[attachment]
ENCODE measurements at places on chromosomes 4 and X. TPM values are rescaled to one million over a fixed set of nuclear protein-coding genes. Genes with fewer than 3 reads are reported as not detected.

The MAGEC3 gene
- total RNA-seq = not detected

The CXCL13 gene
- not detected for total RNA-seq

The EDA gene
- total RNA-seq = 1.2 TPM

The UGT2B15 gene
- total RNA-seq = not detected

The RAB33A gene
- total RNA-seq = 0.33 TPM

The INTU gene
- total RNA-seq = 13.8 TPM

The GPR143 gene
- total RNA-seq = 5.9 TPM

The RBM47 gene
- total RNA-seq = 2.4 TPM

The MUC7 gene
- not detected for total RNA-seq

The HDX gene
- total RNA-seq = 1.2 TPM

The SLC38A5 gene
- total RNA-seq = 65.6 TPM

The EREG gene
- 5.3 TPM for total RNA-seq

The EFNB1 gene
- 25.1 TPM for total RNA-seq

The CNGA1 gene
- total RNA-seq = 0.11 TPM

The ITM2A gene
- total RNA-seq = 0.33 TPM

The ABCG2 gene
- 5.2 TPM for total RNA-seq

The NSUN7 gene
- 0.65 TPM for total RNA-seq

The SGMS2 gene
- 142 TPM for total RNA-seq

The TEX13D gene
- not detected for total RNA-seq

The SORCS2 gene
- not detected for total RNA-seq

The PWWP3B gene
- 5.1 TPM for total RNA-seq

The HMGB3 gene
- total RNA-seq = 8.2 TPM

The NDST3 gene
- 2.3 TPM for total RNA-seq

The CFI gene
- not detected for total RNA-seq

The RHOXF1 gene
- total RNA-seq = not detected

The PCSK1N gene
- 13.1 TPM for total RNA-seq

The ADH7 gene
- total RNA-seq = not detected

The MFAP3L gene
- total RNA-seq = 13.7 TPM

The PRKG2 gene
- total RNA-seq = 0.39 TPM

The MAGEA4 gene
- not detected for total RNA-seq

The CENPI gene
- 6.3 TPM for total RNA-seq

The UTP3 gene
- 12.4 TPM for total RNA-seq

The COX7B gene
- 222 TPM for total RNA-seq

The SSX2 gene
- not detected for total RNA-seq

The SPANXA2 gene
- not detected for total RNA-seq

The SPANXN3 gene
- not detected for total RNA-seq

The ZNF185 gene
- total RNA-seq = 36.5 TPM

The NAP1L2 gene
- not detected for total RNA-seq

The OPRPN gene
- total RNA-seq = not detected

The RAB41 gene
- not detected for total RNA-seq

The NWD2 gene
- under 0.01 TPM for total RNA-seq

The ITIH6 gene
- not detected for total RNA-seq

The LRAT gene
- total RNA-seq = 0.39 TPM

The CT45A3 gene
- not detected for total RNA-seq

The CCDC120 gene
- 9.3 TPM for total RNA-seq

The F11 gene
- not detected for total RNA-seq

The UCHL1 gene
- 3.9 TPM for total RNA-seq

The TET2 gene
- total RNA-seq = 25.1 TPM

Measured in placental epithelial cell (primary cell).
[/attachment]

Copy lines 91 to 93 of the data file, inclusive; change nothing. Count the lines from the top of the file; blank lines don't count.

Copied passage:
- 9.3 TPM for total RNA-seq

The F11 gene
- not detected for total RNA-seq